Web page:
Common Weightlifting Mistakes That Beginners Should Avoid

Olympic weightlifting is the effective ways to increase strength and build muscle. Olympic weightlifters use the snatch and the clean and jerk, and powerlifters work only the squat, bench press, and deadlift. Regardless of the movement, the goal is to get heavy; competitors get three attempts to hit their maximum weight for each lift.

We asked Chad Vaughn, two-time Olympian and American record holder in the clean and jerk, about the most common errors he sees as a weightlifting coach. Below, he shares the bad habits that make him cringe, and offers advice for new lifters.

A “Close Enough” Mentality on Form

The most common mistake is “getting ahead of themselves.” A prime example of this is failing to practice perfect form with lighter weights before going heavier.

For example, the snatch is performed by bringing the barbell from the ground to an overhead position in one fluid movement. But if you can’t maintain a flat back in the starting position, it’s detrimental to repetitively drill the lift — you start to build muscle memory with bad form. “The longer they do that,” says Vaughn, “the harder it’s going to be for them to go back and start over and make those changes.” So, if you’re that person who struggles to maintain a neutral spine when initiating a snatch, you’ll be far better off working to perfect that starting position than continuing to add weight to the bar.

The best thing you can do if you’re new to power- or Olympic lifting is ask a coach or experienced weightlifter to assess your form. He or she can recommend progressions for a lift, as well as accompanying accessory work to increase your range of motion and help you nail the setup, movement, and finish.

Going Heavy Every Day

Vaughn admits that even he’s guilty of this mistake. “It’s so easy to just say, ‘I feel ok. I’m going to keep going heavy,’ all the time.” But at some point this cavalier attitude will bite you, he says.

To ensure that you’re allowing your body adequate time to recover, Vaughn recommends starting with a conservative schedule — no more than three to four days of lifting a week — that follows a “heavy, heavy, light” weekly pattern. Heavy weeks include full lifts and loads that push up against your one-rep maximum weight. Light weeks should prioritize technique and speed work by keeping lifts at 70% of your maximum weight and drilling partial movements. More experienced lifters can also utilize this template to steadily increase strength and movement efficiency.

Not Eating Enough

Sports nutrition is a nuanced topic, and it’s easy to find competing philosophies. But Vaughn has noticed that a lot of lifters, regardless of which foods they’re eating, simply aren’t consuming enough of them.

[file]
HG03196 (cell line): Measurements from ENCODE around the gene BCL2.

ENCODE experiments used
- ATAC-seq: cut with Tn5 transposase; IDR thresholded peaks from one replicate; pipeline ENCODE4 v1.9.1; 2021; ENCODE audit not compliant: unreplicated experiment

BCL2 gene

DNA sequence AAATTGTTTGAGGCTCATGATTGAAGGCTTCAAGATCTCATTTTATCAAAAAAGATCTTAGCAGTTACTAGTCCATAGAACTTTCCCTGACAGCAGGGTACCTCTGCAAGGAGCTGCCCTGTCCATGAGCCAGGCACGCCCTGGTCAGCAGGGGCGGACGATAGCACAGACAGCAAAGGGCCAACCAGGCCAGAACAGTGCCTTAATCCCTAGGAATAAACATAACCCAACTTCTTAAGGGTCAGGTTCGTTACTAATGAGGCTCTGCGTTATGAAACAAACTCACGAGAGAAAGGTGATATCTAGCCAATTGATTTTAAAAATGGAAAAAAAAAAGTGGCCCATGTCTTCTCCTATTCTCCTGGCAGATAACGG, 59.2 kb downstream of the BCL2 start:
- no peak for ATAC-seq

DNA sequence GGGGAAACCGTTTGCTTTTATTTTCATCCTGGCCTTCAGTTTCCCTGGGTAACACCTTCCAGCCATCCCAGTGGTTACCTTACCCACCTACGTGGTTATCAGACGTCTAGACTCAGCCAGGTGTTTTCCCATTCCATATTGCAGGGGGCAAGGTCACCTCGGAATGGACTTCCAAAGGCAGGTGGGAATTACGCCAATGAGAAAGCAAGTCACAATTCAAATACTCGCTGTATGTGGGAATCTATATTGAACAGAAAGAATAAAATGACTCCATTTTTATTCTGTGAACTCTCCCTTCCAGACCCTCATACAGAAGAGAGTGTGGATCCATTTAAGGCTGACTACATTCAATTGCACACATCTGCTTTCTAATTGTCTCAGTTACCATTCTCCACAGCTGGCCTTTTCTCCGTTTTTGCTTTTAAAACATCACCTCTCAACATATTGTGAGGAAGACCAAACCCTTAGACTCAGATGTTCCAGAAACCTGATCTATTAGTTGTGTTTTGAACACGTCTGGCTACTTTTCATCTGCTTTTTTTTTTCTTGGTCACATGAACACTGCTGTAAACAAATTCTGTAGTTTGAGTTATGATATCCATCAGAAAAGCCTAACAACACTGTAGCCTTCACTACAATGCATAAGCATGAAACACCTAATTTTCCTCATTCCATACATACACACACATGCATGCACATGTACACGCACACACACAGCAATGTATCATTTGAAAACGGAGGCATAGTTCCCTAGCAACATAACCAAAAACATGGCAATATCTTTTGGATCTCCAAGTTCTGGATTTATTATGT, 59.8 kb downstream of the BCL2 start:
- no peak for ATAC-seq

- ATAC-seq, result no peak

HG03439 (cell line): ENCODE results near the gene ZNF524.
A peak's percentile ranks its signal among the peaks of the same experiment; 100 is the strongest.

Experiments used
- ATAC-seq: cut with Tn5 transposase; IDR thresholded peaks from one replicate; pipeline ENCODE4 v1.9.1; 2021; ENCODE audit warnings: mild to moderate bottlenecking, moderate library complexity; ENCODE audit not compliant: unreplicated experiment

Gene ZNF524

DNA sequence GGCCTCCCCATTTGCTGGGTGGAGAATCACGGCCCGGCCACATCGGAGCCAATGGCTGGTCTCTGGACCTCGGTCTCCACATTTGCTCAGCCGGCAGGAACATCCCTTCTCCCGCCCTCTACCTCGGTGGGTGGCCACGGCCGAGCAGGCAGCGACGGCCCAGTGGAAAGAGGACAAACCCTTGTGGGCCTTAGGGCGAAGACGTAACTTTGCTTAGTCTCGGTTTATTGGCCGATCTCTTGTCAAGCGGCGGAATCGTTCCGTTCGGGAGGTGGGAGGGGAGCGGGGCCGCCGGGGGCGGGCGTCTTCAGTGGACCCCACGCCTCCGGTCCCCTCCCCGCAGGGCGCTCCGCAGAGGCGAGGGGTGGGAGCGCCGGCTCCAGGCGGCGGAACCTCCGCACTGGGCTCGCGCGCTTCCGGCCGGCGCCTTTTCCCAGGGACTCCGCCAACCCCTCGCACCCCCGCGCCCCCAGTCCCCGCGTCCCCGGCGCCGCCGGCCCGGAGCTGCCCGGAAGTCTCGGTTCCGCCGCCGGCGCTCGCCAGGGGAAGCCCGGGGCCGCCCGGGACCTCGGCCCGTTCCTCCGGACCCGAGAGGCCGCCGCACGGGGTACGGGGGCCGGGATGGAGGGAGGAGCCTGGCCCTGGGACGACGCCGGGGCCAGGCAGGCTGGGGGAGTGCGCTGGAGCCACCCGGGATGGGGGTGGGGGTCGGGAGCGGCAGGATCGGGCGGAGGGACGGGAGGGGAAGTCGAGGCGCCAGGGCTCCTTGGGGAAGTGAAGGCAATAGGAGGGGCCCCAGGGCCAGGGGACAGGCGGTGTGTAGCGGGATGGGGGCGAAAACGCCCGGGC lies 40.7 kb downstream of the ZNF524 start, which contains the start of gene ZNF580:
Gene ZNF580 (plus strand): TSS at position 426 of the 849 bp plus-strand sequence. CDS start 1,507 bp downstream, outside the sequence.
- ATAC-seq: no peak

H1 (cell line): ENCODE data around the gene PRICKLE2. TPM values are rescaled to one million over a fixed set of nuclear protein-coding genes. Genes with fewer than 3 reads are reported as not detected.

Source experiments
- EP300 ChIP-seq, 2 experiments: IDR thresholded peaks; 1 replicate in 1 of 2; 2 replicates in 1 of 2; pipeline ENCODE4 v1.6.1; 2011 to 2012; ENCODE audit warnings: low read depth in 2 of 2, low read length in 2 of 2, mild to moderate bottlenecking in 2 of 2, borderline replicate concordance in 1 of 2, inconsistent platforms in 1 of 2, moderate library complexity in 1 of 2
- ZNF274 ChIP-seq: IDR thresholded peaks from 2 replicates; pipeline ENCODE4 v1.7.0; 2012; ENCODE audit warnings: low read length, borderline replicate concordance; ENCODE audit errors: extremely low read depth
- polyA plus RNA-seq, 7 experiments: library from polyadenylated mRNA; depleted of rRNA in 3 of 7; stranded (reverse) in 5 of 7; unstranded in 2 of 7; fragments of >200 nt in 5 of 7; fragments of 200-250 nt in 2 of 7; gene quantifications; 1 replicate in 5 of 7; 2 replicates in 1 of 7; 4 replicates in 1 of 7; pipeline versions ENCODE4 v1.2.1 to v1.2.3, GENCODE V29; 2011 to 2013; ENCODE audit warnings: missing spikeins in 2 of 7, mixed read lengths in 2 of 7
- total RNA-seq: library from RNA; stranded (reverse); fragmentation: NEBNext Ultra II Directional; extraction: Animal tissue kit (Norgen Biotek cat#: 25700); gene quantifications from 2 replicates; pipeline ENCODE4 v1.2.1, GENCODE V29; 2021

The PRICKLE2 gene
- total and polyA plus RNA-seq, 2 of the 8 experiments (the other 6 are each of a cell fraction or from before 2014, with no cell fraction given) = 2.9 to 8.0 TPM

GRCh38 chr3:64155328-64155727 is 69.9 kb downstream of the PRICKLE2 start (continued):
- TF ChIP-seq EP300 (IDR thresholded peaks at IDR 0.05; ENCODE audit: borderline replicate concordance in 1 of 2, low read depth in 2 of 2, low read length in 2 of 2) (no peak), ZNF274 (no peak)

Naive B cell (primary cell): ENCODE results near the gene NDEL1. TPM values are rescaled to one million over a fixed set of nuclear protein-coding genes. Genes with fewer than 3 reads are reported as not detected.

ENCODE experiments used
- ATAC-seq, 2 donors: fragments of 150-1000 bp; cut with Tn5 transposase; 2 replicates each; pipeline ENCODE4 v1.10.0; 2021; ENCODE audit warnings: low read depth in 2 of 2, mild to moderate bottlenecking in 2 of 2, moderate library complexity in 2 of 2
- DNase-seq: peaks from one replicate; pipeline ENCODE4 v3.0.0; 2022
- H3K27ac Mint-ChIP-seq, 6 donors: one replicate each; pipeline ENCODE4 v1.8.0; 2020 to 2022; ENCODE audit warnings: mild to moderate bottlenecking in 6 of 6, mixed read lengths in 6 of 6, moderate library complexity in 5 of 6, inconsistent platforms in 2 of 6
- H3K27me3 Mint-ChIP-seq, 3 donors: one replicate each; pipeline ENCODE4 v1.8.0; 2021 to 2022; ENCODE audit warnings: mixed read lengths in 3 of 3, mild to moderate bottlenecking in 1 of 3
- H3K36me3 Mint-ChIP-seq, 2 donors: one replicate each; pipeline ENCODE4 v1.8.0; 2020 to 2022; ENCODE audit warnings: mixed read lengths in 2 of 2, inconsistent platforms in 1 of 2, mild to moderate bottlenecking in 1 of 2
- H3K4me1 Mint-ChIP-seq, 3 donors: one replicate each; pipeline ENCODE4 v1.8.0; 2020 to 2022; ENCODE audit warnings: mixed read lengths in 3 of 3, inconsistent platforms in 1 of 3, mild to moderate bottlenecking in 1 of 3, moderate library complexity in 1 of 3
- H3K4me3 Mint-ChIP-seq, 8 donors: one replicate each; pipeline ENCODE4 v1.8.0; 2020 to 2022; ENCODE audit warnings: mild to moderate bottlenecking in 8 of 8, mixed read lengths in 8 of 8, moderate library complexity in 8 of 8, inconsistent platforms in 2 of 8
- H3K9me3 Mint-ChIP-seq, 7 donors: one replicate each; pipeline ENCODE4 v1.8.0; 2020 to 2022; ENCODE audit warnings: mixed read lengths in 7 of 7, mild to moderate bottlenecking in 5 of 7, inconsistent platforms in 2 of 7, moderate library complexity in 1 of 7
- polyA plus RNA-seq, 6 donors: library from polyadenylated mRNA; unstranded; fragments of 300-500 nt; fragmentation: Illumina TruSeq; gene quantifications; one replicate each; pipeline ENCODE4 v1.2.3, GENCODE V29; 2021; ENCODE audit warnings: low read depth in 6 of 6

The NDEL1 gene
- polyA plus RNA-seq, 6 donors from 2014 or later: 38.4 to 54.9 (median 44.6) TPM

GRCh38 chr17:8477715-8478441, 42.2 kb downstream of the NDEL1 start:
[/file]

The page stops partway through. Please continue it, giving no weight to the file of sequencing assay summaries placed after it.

“Yeah, we can get into the quality of food and certain types of food, but in the end if you’re not getting enough calories to sustain your workload, then that, to me, is the biggest mistake of all,” he says.

If you feel like your progress has stalled, try eating another 200 calories a day. But the best way to determine how much you need to eat to fuel your workouts and recovery is to visit a dietician who can test your resting metabolic rate (RMR). The test, which typically costs around $150, is fairly quick and easy — you sit in a chair and breathe into a disposable mouthpiece for about 15 minutes. While it might seem like a lot of money and effort for a simple read-out, knowing this number — and eating with it in mind — can make a big difference in the gains you see in the gym, and how you feel overall.

Too Much Volume

Vaughn has worked with some of the country’s most elite CrossFit athletes, so he’s no stranger to pushing through double-digit rep schemes against a running clock, or the satisfaction of red-lining during a WOD. The problem occurs when lifters get fatigued using heavy weights, and might not have the proper technique or adequate range of motion from the start.

“If you just want to breathe hard, there are plenty of things you can do,” says Vaughn. Jumping rope, hitting the track, or cranking out burpees are all less technical ways to rev your engine. But when it comes to grabbing a barbell, Vaughn’s recommendation is clear: “If you don’t have the movement down well, there’s no sense in getting bad repetitions over and over again. Slow down. Get a skill session in.”